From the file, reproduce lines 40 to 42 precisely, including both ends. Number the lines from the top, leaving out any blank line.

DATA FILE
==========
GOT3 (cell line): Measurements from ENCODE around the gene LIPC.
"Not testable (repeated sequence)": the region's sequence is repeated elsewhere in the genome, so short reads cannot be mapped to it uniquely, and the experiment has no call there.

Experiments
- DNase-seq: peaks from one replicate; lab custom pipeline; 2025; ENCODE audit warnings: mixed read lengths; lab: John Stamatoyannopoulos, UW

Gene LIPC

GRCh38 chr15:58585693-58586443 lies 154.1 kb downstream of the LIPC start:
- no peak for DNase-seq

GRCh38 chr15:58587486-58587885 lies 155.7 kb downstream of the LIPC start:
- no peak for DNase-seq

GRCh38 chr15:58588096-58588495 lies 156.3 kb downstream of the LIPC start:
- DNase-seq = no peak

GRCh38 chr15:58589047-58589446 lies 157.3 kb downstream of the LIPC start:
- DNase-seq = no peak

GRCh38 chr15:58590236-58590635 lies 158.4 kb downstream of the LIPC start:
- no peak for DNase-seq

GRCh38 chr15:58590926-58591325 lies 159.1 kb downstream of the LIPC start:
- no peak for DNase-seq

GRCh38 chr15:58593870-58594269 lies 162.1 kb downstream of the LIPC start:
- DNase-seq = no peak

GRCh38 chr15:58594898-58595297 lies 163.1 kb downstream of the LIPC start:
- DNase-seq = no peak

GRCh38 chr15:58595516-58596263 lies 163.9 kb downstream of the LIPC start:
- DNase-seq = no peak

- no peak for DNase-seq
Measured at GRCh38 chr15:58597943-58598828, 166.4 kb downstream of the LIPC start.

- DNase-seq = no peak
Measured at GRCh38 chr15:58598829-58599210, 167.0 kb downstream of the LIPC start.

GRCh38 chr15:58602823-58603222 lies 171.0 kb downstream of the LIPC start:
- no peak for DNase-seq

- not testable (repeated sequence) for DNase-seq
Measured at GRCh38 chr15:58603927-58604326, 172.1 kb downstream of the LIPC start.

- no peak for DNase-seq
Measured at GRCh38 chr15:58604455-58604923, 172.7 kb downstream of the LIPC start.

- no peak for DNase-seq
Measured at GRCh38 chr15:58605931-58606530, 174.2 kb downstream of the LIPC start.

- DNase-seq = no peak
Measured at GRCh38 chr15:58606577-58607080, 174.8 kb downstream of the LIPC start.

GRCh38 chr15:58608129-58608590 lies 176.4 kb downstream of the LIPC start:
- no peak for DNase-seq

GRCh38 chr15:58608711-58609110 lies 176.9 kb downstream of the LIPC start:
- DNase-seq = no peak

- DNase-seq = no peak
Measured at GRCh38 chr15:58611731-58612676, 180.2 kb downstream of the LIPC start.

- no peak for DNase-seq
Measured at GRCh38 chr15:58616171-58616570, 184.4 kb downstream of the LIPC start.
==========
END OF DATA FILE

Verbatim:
GRCh38 chr15:58608711-58609110 lies 176.9 kb downstream of the LIPC start:
- DNase-seq = no peak

- DNase-seq = no peak